Skip to content

Bluebirds are coming back to Colorado

A Western Bluebird. Western Bluebirds perch or flutter among branches to take berries.

By Susan Helton; Mountain Bluebird photo by Dick Vogel, courtesy of the Colorado Bluebird Project; Western Bluebird photo courtesy of Barbara Spagnuolo.

Returning bluebirds are one sure sign of spring. In the Castle Pines and Castle Rock areas, birders have even spotted bluebirds as early as the second week of February. Of the three species of bluebirds found in Colorado (Mountain Bluebird, Western Bluebird and Eastern Bluebird), the male Mountain Bluebirds are the first ones to return. They are followed by female Mountain Bluebirds, then the Western and Eastern Bluebirds, although Eastern Bluebirds are most commonly seen only in eastern portions of the state. Bluebirds usually return to the high country later than they return to lower elevations.

“All the bluebirds then will be busy in March finding and defending territories around nest boxes, with eggs likely in nests by early April,” stated Barbara Spagnuolo, natural resource specialist with the Town of Castle Rock Parks and Recreation Department. Bluebirds generally have two broods per season, but more are possible. “The breeding season extends until mid or late August, but the birds remain in our area until late October, then begin traveling south to southern Colorado, Texas or northern Mexico,” stated Spagnuolo.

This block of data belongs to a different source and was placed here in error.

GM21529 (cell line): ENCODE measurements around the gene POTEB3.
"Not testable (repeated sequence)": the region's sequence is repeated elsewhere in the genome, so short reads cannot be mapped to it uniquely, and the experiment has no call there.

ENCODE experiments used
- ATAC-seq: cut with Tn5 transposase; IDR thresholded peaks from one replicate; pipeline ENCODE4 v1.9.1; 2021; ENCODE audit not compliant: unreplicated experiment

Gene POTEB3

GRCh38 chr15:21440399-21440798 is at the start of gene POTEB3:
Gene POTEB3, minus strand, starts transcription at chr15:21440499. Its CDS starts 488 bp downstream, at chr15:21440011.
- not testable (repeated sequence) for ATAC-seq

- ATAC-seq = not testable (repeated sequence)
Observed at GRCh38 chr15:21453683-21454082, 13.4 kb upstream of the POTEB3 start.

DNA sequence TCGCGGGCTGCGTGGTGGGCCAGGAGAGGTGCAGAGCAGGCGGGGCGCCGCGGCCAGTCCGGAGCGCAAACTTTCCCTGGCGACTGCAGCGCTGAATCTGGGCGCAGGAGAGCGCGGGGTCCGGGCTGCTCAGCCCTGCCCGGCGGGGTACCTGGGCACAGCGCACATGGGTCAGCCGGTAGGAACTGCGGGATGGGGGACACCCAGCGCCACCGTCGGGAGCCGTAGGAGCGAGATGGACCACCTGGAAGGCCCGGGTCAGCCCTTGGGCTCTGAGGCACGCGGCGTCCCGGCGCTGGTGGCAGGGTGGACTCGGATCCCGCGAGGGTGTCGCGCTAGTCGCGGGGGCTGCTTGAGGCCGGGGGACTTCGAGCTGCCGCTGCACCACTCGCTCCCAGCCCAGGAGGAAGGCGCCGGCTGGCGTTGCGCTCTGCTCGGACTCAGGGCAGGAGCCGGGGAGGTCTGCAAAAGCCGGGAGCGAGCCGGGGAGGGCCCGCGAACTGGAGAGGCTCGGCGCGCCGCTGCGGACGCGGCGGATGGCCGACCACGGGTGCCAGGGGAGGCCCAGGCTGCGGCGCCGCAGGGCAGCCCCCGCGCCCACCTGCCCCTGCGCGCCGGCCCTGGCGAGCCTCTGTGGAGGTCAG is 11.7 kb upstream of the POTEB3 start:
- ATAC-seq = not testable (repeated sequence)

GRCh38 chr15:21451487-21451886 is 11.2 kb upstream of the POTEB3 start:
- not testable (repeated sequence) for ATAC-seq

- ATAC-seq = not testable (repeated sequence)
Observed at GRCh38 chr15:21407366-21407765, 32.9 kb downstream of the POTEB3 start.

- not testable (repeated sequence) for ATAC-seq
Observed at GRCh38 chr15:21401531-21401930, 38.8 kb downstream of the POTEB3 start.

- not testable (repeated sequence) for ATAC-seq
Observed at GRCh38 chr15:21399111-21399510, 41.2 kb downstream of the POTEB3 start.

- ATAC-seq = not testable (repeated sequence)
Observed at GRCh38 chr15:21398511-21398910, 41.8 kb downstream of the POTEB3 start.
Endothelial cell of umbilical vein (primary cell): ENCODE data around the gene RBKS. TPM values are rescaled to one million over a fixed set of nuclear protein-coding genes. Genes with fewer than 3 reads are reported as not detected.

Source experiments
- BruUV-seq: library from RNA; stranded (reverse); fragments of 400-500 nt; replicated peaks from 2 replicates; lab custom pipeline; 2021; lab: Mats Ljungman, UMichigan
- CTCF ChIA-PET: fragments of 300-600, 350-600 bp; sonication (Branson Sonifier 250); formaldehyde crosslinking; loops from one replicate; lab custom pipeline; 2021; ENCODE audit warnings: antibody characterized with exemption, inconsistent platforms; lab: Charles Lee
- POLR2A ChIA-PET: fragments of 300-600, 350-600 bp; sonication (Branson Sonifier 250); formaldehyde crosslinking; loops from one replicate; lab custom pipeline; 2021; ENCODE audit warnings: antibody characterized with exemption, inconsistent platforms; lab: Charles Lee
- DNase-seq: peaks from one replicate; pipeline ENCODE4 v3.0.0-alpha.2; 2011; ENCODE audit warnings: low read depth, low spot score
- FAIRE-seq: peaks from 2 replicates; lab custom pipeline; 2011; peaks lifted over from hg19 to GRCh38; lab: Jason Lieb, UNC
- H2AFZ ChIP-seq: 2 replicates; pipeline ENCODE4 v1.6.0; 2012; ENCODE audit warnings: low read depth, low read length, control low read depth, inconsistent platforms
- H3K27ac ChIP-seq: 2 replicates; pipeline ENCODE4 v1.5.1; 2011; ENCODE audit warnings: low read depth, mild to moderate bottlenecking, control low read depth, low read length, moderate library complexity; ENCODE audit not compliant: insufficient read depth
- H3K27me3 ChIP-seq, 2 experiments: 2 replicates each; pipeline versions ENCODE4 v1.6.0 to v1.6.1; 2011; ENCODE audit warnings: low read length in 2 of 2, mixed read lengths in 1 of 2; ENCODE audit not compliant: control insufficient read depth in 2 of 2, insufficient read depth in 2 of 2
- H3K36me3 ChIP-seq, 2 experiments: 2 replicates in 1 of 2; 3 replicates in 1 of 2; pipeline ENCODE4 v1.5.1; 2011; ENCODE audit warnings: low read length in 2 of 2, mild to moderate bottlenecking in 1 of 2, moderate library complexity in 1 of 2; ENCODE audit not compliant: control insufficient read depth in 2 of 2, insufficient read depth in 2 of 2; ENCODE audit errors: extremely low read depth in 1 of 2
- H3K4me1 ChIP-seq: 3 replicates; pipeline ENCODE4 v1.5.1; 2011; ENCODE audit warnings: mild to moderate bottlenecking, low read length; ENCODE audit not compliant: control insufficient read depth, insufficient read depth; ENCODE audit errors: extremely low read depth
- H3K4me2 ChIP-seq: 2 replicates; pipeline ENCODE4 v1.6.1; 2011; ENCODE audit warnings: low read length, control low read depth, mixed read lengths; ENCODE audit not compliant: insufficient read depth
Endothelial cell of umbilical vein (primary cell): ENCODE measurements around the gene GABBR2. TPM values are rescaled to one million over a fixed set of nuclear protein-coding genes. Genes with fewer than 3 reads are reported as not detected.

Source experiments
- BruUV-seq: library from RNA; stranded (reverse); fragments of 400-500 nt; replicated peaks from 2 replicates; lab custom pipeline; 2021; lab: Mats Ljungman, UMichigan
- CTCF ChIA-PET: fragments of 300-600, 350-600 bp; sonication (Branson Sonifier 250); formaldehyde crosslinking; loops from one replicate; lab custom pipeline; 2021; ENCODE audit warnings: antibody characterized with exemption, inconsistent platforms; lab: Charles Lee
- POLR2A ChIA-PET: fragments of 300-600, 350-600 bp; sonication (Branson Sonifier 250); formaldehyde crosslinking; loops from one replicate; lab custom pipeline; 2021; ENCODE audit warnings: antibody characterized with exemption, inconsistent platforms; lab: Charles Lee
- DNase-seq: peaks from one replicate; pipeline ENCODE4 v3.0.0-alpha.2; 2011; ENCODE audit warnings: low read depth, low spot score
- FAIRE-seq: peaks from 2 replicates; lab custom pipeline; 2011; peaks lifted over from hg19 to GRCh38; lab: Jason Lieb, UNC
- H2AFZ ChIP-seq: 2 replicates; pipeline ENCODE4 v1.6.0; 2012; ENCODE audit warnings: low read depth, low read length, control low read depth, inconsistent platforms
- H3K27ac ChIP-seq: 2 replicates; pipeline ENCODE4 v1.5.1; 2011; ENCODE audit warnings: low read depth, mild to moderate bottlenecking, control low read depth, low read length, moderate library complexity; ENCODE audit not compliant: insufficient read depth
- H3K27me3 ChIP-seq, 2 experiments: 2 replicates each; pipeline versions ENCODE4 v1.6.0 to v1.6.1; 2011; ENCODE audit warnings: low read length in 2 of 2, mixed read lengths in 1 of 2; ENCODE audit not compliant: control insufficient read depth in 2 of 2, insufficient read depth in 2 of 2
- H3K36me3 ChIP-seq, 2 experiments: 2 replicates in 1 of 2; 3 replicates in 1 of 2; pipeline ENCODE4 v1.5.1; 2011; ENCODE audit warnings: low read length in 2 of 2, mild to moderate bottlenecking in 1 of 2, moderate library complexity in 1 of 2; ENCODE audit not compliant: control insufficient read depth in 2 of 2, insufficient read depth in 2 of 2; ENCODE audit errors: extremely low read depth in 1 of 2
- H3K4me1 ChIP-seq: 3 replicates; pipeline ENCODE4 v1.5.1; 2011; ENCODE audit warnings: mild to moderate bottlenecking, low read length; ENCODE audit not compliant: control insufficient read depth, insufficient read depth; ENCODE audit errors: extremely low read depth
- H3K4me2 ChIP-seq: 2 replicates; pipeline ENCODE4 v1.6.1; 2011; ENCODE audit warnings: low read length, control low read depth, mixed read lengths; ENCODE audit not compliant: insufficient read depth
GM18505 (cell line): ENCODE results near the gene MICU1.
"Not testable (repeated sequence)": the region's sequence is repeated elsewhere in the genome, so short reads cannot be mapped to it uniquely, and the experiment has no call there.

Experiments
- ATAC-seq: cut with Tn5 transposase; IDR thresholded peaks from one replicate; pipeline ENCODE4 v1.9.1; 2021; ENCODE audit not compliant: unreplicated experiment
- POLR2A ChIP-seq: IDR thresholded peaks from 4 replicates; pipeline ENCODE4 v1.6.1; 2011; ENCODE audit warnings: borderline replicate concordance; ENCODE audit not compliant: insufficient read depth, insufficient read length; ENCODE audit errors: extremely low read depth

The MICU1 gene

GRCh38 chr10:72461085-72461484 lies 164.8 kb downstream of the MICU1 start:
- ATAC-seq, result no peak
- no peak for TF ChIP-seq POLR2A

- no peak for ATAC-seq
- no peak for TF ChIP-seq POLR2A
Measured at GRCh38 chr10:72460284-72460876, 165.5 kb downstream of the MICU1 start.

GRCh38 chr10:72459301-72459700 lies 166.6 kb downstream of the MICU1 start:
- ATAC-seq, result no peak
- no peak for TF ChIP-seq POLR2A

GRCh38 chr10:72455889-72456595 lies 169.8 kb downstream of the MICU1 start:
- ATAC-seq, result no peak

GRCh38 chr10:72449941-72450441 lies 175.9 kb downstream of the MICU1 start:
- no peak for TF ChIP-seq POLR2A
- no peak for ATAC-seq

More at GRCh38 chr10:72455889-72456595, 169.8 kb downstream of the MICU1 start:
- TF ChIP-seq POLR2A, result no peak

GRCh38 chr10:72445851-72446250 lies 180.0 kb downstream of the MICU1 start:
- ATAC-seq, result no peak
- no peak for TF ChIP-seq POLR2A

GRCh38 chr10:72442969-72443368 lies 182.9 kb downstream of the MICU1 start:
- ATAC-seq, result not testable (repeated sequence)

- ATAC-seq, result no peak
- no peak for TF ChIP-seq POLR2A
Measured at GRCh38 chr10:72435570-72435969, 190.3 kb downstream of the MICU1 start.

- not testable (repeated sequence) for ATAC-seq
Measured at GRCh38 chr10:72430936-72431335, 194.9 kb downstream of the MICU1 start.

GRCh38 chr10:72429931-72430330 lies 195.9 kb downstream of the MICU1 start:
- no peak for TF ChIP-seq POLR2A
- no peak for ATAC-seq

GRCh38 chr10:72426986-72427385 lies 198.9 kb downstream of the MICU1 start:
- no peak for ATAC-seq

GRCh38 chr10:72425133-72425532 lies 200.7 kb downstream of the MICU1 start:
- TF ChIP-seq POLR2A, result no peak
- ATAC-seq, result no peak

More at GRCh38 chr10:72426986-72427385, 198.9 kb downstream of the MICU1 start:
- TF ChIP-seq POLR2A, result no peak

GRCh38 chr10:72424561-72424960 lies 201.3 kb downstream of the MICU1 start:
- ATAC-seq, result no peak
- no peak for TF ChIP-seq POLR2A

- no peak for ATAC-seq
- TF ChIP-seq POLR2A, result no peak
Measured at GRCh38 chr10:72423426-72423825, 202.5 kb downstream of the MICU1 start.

Bluebirds are social migratory songbirds who cannot make their own houses. They are second cavity nesters, which means they rely either on artificial nest boxes, natural holes in trees, or previously-used nesting cavities, such as old woodpecker holes. Bluebirds nest primarily in suburban and rural areas, so they benefit from man-made houses in these areas.

Anyone can install a nest box, purchased or homemade, to help the nesting bluebirds. The best choice of a box is one designed specifically for bluebirds. Nest boxes should be made of wood that is not pressure-treated, be able to be opened for monitoring and cleaning, and be mounted on individual posts to help deter climbing predators. For the construction and design for a bluebird nest box, visit For more information about ideal nest box features, predator control and other nest box considerations, visit the North American Bluebird Society (NABS) at

To help monitor and improve the vitality of bluebird populations throughout Colorado, the Colorado Bluebird Project operates under the guidance of the Audubon Society of Greater Denver. The Bluebird Project is a volunteer-run, hands-on, citizen-scientist program for families and volunteers of all ages. Project volunteers help build, repair and install nest boxes, and they monitor the boxes during the breeding season to collect important nesting information.

The Colorado Bluebird Project in Castle Rock needs volunteers to help with weekly monitoring of nest boxes and collecting valuable breeding activity information of Colorado bluebirds. For anyone interested learning more about the program and volunteering, the Project is offering nest-box monitor training Wednesday, March 6 from 7:00 p.m. to 8:30 p.m. at the Millhouse at Philip S. Miller Park, 1381 West Plum Creek Parkway, Castle Rock.

To learn more about bluebirds, visit and For more information about the Colorado Bluebird Project in Castle Rock, visit To learn more about the Audubon Society of Greater Denver and the Colorado Bluebird Project, visit

 A male Mountain Bluebird perches on a mullein stalk.



Posted in


Recent Stories